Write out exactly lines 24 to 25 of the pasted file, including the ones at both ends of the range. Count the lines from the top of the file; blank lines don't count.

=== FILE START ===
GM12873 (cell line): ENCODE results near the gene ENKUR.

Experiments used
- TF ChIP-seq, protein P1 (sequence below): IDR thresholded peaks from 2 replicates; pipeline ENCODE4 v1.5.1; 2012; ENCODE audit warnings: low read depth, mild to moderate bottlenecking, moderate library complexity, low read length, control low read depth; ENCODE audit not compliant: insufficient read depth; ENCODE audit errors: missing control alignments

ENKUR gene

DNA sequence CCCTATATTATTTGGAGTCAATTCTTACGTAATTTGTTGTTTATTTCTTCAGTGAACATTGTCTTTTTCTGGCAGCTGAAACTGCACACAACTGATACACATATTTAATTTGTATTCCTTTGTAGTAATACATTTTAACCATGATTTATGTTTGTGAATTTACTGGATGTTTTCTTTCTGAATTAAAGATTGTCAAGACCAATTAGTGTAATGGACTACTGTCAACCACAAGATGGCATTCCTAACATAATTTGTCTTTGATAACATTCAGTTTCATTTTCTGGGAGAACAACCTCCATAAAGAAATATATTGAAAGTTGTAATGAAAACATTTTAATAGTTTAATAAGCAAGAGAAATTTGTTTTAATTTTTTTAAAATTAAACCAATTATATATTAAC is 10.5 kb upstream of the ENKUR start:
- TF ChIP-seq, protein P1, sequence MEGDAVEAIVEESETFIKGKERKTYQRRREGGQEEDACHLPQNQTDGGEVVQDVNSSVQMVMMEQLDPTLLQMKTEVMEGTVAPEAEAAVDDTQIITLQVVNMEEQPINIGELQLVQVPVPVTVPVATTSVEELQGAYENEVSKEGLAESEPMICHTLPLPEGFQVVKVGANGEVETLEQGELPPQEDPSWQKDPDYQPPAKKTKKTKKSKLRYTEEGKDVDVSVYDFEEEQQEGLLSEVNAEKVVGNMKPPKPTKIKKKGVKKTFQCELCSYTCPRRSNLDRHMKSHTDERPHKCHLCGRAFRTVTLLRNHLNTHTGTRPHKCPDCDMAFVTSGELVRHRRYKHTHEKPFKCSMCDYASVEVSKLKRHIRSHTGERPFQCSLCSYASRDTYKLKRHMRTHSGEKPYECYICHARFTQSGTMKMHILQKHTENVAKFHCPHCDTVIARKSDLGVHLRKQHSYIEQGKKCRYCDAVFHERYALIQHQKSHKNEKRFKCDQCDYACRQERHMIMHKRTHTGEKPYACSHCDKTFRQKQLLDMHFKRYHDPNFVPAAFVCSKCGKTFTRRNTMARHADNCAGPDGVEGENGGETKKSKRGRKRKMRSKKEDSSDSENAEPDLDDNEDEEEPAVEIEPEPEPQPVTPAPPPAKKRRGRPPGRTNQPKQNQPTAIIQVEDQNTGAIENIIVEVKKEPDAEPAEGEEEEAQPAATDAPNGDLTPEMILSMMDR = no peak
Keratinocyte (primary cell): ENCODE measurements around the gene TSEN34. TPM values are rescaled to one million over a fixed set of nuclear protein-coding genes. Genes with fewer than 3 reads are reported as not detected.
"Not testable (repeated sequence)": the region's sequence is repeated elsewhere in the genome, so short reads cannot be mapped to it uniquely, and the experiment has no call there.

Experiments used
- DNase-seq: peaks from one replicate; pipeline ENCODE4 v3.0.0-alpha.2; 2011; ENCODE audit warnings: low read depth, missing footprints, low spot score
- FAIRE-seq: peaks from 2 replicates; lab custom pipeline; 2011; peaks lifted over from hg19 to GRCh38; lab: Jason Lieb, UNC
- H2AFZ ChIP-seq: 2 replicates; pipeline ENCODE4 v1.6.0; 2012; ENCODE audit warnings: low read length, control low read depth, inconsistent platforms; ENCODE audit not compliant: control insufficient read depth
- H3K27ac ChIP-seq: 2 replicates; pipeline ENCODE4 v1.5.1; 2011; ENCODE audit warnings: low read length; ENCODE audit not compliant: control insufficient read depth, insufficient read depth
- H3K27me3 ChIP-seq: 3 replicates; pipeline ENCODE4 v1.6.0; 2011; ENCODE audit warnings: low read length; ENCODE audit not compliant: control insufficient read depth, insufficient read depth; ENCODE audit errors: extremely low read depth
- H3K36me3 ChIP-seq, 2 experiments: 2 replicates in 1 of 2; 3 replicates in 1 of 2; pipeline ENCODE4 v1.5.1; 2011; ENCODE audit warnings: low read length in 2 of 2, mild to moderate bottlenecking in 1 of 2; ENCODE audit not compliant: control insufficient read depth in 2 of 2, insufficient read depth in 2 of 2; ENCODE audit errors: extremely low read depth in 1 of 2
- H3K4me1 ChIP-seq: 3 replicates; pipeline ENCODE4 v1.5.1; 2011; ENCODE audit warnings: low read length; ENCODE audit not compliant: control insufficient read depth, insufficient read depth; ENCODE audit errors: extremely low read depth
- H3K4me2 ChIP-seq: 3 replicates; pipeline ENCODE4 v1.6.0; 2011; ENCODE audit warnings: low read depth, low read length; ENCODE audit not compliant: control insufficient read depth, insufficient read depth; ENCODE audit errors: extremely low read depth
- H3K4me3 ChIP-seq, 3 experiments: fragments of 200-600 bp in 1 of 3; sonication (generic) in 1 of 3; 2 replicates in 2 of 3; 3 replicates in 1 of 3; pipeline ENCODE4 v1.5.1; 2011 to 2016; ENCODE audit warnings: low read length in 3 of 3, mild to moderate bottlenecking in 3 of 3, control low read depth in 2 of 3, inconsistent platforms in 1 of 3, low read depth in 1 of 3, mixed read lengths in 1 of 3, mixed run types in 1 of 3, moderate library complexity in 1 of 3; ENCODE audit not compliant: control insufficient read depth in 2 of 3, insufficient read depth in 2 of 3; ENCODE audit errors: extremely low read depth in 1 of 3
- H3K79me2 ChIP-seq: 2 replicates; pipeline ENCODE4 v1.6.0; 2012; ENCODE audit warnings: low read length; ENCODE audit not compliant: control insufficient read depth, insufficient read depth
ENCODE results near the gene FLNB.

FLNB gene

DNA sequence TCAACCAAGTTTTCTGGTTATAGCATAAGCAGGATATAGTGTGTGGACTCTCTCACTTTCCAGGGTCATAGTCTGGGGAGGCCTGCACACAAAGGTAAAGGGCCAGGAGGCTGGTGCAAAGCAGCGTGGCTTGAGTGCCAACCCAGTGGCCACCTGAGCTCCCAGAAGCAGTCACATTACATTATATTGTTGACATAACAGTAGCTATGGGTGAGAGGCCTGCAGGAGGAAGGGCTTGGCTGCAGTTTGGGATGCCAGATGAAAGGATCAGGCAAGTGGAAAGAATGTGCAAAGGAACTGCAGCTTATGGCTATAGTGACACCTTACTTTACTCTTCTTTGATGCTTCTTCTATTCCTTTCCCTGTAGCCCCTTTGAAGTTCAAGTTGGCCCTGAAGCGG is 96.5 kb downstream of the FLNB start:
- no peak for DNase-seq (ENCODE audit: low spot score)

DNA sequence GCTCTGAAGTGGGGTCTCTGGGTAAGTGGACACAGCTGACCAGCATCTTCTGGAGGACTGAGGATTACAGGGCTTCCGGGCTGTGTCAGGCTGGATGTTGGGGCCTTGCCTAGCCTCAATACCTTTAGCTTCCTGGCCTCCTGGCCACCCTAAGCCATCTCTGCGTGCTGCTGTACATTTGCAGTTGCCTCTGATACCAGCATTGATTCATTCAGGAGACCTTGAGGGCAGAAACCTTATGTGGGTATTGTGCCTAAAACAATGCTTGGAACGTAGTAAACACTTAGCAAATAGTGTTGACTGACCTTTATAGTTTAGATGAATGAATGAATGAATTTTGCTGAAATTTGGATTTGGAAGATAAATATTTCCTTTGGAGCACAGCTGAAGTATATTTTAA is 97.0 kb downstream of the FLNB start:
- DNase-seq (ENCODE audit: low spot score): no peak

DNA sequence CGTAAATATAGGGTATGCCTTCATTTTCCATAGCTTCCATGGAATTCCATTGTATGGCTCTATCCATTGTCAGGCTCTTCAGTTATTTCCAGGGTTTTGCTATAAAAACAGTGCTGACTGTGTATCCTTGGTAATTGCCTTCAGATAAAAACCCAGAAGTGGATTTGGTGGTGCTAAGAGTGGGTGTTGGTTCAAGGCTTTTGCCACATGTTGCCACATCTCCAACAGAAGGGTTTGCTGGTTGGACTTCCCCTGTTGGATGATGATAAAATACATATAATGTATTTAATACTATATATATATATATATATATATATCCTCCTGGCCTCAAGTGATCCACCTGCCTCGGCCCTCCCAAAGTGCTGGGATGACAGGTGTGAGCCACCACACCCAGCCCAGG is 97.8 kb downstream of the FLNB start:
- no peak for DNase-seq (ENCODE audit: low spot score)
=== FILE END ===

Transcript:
DNA sequence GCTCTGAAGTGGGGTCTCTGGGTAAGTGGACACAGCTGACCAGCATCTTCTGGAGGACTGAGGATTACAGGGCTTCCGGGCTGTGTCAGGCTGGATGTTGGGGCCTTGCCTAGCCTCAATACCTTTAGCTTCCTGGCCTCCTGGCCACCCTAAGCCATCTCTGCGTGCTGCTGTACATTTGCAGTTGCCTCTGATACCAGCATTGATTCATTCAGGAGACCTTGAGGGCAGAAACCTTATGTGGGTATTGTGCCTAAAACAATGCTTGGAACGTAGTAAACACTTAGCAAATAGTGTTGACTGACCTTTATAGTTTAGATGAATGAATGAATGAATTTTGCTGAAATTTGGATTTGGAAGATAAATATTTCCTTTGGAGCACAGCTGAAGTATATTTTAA is 97.0 kb downstream of the FLNB start:
- DNase-seq (ENCODE audit: low spot score): no peak